Thursday, March 22, 2007


O Sweet Wild Thang

The following planned posts have been cancelled: The Great Closer Debate: Parts II & III, due to the official appointment of A CLOSER. As long, of course, as this is reliable information, and Curt does seem to have the inside track for information here. (thanks Ernie, for the head-up!)

Don't worry, kids, there's still a ton of stuff to write about!

Oh, like I suppose y'all wanna know what I think of all this, and who's gonna take Pappy's spot in the rotation, etc. Of course.

To be honest, I'm surprised. I think this decision was helped along by a fair amount of begging by sir John, for one thing. Maybe his curve isn't coming along as well as he'd like, or maybe he misses the adrenaline rush that comes with the role... it does take a certain temperment. Maybe John got suckered into the media hype and actually began to fear that without him in the ninth, his team was doomed. Poor kid IS young and impressionable, you know.

I've been told by more than one chiropractor that I am not strong enough to do all the things I am doing on a semi-occasional basis (i.e. lifting ladders and paint buckets and whatnot) and that I really oughta work out a certain muscle group so I can do all these things without injury or fatigue. It seems there was a similar type of situation with some of Jonathan's shoulder muscles and thank the great flying spaghetti monster that he is slightly less lazy and/or slightly more committed to his career than I am. He has actually taken their advice, and (so it has been claimed) built up said group of muscles to the point where there is now no longer any danger in using him with a closer's frequency.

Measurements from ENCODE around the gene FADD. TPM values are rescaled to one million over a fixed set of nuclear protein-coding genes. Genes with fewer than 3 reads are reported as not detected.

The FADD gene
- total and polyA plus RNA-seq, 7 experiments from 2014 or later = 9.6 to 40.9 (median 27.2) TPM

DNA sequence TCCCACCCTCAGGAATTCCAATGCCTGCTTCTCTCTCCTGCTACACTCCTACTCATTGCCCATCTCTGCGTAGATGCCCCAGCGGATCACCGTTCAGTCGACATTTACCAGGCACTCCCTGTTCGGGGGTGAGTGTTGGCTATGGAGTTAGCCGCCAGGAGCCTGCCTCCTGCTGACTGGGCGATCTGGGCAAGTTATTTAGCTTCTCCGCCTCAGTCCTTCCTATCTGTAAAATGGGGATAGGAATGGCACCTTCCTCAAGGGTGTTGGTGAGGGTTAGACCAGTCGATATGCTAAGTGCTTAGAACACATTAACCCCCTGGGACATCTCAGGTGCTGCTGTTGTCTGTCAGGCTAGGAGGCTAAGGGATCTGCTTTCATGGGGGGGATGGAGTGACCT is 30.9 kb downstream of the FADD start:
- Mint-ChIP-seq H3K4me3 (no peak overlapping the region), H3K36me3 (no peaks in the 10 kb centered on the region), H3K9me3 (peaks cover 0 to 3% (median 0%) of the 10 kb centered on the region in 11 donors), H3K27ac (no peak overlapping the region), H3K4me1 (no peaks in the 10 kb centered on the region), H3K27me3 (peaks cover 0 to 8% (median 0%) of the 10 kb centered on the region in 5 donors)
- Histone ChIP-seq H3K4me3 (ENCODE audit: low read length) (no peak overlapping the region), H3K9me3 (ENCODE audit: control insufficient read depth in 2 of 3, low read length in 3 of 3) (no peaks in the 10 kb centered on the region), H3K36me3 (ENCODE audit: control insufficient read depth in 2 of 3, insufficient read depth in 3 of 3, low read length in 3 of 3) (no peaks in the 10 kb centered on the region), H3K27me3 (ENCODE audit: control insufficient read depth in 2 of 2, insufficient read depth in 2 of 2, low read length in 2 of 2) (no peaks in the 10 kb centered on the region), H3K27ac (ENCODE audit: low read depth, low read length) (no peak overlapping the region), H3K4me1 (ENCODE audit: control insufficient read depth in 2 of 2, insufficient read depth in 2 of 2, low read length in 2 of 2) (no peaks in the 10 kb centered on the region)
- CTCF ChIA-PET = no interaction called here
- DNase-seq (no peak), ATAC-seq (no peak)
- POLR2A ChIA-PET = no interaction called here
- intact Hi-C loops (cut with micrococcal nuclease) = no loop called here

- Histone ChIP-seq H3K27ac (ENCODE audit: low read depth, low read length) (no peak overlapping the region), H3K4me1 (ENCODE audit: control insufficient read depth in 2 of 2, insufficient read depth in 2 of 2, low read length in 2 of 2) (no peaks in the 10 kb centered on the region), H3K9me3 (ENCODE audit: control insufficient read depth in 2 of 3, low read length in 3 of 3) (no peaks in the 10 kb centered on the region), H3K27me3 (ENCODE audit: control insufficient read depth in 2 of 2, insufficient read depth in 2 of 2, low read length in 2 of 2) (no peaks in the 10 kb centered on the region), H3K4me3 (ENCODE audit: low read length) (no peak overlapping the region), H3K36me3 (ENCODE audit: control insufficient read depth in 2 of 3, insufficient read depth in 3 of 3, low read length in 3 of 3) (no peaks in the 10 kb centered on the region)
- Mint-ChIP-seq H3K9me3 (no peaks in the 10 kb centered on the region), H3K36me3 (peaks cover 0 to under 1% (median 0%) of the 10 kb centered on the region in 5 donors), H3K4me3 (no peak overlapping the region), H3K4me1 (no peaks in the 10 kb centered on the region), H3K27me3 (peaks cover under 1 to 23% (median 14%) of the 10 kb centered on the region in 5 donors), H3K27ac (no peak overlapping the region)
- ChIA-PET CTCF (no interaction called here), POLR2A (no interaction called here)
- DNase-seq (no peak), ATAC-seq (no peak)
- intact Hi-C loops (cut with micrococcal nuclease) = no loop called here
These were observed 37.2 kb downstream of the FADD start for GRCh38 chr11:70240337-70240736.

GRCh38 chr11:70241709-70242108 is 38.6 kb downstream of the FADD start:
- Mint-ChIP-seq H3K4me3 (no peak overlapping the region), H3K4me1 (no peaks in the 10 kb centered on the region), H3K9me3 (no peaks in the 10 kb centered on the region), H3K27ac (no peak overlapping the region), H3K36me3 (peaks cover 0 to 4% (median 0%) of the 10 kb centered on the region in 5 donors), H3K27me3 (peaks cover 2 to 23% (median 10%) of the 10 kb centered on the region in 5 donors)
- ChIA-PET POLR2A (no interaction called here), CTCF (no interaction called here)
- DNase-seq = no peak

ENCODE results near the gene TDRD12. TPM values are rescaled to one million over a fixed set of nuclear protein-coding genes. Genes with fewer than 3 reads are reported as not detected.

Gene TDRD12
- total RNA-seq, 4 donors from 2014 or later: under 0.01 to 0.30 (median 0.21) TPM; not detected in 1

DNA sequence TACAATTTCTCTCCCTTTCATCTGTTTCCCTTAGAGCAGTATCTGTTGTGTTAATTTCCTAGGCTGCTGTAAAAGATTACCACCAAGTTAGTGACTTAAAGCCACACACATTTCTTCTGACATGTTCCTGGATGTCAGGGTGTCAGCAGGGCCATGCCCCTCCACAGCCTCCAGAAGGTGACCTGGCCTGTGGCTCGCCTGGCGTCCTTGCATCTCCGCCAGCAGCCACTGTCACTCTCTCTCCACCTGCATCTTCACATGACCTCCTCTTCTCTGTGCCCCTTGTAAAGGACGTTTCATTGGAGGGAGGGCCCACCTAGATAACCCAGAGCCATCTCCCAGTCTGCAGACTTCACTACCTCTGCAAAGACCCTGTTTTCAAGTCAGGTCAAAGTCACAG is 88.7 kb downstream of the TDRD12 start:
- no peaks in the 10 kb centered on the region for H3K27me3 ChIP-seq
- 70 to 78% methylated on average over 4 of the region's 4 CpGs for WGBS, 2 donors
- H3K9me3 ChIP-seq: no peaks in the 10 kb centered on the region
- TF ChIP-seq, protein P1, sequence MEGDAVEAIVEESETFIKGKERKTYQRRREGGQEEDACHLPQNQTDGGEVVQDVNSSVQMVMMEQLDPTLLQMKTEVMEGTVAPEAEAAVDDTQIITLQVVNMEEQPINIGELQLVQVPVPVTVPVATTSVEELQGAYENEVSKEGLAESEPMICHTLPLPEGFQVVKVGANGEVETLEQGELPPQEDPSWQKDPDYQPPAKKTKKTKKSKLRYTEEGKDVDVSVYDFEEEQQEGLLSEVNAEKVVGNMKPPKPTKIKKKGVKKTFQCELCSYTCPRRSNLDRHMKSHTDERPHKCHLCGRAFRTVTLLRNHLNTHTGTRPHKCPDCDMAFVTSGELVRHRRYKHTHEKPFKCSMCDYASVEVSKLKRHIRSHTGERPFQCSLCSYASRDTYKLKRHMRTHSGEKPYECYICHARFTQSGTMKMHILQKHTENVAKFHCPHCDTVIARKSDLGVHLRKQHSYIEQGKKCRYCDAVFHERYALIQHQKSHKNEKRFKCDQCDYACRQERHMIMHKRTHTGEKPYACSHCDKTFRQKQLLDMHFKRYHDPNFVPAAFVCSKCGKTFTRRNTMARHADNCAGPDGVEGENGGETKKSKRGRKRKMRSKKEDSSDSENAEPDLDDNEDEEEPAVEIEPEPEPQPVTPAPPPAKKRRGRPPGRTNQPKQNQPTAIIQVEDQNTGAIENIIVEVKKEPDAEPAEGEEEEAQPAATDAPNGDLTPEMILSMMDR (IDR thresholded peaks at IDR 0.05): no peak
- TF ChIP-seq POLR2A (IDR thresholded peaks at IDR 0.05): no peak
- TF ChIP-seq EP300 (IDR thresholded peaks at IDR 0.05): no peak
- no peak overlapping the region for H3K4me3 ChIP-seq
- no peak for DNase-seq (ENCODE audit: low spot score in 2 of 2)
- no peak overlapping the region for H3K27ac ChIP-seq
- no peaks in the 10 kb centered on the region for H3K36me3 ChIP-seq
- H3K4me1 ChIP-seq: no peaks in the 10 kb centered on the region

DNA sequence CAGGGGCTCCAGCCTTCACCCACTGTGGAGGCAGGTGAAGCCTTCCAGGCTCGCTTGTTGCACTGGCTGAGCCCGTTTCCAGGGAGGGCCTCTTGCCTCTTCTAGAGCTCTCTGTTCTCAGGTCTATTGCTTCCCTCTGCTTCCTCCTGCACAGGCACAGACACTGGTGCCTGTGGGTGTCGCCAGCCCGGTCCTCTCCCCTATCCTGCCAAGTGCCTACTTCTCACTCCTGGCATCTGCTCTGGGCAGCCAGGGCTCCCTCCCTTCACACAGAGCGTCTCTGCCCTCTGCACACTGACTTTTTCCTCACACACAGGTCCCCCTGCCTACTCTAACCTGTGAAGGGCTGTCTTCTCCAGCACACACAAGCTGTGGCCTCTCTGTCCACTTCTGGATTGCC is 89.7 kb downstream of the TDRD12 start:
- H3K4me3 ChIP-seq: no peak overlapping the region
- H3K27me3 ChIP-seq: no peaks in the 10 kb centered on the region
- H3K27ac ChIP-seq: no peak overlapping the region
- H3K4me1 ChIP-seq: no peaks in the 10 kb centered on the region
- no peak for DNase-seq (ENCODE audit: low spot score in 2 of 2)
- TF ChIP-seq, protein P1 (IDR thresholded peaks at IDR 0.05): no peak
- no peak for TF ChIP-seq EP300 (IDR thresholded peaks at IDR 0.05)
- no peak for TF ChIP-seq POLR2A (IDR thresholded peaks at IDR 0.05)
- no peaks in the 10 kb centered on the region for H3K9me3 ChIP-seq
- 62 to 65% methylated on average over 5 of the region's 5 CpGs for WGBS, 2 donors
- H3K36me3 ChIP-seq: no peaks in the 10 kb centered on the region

Do I think this is true? Sure. But more importantly, Pappy has learned (the hard way) the importance of taking a day off, and is a lot more likely to take himself out of consideration if feeling fatigued. There was a time last summer when he was the only thing we could call out of the bullpen with any confidence, and we can't let that happen again. Those guys need to step up and demonstrate themselves capable of getting outs (ahem, is this not what they are being paid for) so we don't get in the habit of relying on the kid too much again. That extra out in the eighth we needed from him so many times last year may not seem like much to us, but I'm sure having to sit for awhile after a quick warm-up puts unnecessary strain on the arm.